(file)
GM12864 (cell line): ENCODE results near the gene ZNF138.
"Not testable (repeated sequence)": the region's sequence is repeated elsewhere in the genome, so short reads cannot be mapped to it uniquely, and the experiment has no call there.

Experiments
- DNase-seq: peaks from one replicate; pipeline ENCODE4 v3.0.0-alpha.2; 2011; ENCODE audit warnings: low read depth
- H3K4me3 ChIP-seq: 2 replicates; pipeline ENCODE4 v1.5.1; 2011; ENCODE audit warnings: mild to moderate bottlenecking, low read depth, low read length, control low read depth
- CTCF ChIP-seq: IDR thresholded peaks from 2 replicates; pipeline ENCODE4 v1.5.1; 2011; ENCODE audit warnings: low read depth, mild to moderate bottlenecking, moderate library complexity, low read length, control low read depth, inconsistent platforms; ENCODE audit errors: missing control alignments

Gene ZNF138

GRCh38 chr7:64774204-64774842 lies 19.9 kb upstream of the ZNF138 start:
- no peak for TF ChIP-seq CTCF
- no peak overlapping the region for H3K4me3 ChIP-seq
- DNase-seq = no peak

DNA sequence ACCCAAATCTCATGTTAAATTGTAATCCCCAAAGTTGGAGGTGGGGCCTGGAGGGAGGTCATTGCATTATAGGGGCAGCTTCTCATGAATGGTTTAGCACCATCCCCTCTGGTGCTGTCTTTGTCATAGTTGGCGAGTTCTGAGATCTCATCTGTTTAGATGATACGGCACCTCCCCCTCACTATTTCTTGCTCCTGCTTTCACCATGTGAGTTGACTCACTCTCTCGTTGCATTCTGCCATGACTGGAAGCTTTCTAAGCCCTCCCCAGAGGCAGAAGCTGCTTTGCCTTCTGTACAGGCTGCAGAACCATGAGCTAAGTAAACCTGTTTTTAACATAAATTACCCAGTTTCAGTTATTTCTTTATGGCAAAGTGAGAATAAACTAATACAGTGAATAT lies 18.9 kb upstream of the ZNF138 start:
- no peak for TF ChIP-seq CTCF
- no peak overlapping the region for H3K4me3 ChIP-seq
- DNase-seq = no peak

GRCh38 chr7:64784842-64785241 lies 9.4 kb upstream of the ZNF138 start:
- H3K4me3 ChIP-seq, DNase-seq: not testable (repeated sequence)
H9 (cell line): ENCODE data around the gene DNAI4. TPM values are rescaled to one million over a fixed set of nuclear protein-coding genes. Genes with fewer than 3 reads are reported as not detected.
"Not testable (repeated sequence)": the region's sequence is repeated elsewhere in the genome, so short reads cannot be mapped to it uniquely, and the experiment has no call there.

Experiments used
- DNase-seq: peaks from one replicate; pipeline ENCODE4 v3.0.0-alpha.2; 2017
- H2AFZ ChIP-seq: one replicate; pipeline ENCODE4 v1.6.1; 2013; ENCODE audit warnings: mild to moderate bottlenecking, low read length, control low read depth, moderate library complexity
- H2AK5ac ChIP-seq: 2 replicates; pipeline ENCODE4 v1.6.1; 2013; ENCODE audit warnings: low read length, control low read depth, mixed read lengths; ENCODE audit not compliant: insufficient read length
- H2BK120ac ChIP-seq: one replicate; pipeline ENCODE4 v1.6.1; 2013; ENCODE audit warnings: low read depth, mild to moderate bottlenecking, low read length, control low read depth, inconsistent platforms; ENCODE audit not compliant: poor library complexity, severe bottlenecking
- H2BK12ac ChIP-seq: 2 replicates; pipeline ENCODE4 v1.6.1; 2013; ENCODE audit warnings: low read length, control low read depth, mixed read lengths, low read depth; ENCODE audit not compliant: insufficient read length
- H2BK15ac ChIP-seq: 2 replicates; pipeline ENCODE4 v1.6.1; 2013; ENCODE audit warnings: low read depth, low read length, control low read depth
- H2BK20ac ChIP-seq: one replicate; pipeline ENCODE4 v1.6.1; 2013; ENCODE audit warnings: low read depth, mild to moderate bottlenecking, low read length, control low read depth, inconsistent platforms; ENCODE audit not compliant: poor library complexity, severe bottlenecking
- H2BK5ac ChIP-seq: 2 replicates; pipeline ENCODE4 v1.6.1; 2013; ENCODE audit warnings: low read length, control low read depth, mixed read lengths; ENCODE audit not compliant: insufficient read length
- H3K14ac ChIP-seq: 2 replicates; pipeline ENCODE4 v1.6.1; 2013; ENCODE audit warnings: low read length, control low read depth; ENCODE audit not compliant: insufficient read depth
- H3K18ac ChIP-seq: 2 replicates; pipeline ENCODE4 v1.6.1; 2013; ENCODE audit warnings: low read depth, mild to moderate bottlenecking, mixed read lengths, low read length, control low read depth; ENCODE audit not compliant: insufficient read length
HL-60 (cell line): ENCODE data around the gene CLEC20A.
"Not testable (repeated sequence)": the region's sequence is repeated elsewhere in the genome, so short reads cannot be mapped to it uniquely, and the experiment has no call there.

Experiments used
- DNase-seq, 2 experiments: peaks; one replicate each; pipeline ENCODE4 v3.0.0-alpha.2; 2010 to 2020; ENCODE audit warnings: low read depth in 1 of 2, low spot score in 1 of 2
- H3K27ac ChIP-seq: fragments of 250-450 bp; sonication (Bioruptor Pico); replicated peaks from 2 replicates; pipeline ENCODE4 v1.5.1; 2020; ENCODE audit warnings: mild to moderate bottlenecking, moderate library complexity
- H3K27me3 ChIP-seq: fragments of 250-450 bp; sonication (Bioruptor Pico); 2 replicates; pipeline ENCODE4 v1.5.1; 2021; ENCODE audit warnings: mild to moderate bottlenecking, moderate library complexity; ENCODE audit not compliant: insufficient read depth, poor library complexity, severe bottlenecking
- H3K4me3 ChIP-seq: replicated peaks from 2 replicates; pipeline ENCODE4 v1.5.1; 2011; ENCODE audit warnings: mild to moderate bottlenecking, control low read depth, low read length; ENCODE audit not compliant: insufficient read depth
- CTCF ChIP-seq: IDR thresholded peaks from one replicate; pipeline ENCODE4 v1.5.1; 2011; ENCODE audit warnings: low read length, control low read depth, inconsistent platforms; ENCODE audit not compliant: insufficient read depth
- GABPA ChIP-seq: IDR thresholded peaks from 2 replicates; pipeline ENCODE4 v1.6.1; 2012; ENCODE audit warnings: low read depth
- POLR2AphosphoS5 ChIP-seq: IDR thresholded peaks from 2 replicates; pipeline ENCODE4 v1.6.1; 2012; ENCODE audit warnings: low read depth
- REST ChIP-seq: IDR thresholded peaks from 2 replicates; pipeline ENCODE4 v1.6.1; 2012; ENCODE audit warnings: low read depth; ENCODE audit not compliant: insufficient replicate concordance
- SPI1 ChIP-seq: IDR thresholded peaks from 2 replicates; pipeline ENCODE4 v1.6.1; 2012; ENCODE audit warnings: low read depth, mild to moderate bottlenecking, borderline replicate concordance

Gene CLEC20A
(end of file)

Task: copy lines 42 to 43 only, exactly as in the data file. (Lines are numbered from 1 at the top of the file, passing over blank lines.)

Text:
- SPI1 ChIP-seq: IDR thresholded peaks from 2 replicates; pipeline ENCODE4 v1.6.1; 2012; ENCODE audit warnings: low read depth, mild to moderate bottlenecking, borderline replicate concordance

Gene CLEC20A